The idea of BaaS arose from the need for breaking down the banking process and automating them or offloading or outsourcing them to reliable third-party ventures. Today BaaS service providers are mainly plug-and-play software. This way, several startups that provide services in insurance, retail, securities and international transactions could come together to form a bank. Taking a glimpse into the future, Japan already has a fully operational bank that has no branches, is completely digital and has roughly around 100-150 employees. 

One of the prime reasons for non-commitment to digital technologies in the banking system has been the lack of a strong redundant security system for the data. However, due to rampant innovations by several fintech companies, BaaS has become the most trending platform for banks and financial institutions. It also opened a whole new opportunity for non-financial institutions to play a role in the global financial industry.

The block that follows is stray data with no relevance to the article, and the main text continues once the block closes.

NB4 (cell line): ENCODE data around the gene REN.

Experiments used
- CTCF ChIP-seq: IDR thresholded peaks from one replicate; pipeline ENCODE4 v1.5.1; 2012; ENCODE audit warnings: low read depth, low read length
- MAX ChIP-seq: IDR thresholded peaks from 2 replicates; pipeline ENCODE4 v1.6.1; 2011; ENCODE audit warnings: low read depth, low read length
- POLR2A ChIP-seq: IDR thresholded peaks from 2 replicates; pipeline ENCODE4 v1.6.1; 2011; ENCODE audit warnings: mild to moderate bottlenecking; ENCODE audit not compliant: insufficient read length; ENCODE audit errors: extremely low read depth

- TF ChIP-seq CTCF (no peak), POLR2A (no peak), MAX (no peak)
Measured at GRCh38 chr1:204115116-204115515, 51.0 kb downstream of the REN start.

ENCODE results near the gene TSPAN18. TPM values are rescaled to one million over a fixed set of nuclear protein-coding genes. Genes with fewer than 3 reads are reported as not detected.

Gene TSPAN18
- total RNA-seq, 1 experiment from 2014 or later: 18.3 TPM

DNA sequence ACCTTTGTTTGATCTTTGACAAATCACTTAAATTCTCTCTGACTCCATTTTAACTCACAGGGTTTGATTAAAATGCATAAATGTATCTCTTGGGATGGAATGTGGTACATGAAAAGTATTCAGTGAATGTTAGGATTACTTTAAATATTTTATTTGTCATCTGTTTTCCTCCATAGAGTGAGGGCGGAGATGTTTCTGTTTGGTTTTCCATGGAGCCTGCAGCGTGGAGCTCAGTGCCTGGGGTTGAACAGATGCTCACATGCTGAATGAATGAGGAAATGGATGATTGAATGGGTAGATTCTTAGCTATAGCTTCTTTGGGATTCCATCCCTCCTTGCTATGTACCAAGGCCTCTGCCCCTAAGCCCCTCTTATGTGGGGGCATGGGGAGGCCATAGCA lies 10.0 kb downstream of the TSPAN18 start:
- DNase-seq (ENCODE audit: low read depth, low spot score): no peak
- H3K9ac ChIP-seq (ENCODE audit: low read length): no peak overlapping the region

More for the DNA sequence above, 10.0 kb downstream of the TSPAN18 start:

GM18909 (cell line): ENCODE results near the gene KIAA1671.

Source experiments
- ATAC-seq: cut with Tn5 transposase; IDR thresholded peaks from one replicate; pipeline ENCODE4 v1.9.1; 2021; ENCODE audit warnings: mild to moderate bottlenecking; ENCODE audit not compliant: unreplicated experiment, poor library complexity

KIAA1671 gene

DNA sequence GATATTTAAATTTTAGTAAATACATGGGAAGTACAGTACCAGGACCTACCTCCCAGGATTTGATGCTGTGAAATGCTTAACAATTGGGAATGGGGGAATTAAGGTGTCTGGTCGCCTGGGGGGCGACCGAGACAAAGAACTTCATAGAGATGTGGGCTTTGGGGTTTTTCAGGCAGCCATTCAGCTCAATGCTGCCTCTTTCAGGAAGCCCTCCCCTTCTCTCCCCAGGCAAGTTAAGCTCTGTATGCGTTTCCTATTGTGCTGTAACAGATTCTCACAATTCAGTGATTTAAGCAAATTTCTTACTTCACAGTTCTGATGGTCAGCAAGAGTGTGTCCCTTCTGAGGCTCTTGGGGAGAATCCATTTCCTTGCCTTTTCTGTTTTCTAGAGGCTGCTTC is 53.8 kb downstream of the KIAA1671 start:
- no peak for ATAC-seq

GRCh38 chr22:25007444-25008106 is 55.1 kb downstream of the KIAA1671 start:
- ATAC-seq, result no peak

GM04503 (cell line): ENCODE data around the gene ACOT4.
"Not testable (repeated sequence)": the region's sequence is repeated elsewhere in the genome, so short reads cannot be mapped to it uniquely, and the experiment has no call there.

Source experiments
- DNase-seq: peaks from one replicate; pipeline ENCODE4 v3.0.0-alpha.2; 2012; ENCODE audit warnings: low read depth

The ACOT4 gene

The need for a robust and dependable IT infrastructure led to the advent of several IT major brands becoming the preferred partners for some of the biggest banks in the world. BaaS became the preferred choice for online payments especially on non-banking platforms. Today, BaaS is seen as the go-to option for personal loans, payment processes, wealth management, credit and debit card onboarding processes, updation and monitoring of regulatory compliances about taxation and more. 

Banking on the Next Fintech Disruption